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Code-division multiple access (CDMA) is a channel access method used by various radio communication technologies. CDMA is an example of multiple access, where several transmitters can send information simultaneously over a single communication channel. This allows several users to share a band of frequencies (see bandwidth). To permit this without undue interference between the users, CDMA employs spread spectrum technology and a special coding scheme (where each transmitter is assigned a code). CDMA optimizes the use of available bandwidth as it transmits over the entire frequency range and does not limit the user's frequency range. CDMA allows several users to share a band of frequencies without undue interference between the users. It is used as the access method in many mobile phone standards. IS-95, also called "cdmaOne", and its 3G evolution CDMA2000, are often simply referred to as "CDMA", but UMTS, the 3G standard used by GSM carriers, also uses "wideband CDMA", or W-CDMA, as well as TD-CDMA and TD-SCDMA, as its radio technologies.

History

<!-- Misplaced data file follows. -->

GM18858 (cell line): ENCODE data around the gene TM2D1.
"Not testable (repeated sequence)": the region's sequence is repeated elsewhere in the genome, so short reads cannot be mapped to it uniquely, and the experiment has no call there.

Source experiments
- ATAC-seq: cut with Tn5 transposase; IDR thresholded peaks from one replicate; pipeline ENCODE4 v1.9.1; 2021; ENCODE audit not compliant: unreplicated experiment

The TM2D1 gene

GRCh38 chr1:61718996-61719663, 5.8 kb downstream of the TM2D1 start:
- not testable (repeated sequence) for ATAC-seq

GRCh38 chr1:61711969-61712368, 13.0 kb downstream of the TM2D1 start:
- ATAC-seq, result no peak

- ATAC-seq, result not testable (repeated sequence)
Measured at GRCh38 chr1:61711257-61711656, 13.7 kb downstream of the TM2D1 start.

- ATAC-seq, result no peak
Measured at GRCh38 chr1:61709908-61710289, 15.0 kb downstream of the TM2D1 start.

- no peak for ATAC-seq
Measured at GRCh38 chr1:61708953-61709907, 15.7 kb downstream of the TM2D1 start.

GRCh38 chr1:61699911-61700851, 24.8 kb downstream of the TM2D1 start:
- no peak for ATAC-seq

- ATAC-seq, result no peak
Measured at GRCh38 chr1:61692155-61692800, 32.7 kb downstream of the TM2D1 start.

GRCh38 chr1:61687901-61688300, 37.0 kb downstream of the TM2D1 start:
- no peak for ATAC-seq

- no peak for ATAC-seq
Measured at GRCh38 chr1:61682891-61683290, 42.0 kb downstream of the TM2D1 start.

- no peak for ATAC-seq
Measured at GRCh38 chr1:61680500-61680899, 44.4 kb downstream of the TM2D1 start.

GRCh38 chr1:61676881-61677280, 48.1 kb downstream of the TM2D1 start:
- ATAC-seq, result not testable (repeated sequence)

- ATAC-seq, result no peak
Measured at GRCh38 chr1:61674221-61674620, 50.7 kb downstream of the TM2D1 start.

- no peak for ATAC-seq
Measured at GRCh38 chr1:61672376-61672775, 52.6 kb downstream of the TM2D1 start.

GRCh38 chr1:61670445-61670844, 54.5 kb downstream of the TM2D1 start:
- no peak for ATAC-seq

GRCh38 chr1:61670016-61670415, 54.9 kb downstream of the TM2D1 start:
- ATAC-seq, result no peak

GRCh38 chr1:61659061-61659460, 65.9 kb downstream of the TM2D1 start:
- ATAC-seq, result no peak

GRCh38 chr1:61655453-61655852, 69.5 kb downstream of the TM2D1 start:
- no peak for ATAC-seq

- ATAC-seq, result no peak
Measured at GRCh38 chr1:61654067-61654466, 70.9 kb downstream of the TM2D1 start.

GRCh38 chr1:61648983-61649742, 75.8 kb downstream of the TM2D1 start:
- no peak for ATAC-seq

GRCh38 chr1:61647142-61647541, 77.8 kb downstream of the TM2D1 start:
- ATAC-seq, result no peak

The technology of code-division multiple access channels has long been known. In the Soviet Union (USSR), the first work devoted to this subject was published in 1935 by Dmitry Ageev. It was shown that through the use of linear methods, there are three types of signal separation: frequency, time and compensatory. The technology of CDMA was used in 1957, when the young military radio engineer Leonid Kupriyanovich in Moscow made an experimental model of a wearable automatic mobile phone, called LK-1 by him, with a base station. LK-1 has a weight of 3 kg, 20–30 km operating distance, and 20–30 hours of battery life. The base station, as described by the author, could serve several customers. In 1958, Kupriyanovich made the new experimental "pocket" model of mobile phone. This phone weighed 0.5 kg. To serve more customers, Kupriyanovich proposed the device, which he called "correlator." In 1958, the USSR also started the development of the "Altai" national civil mobile phone service for cars, based on the Soviet MRT-1327 standard. The phone system weighed . It was placed in the trunk of the vehicles of high-ranking officials and used a standard handset in the passenger compartment. The main developers of the Altai system were VNIIS (Voronezh Science Research Institute of Communications) and GSPI (State Specialized Project Institute). In 1963 this service started in Moscow, and in 1970 Altai service was used in 30 USSR cities.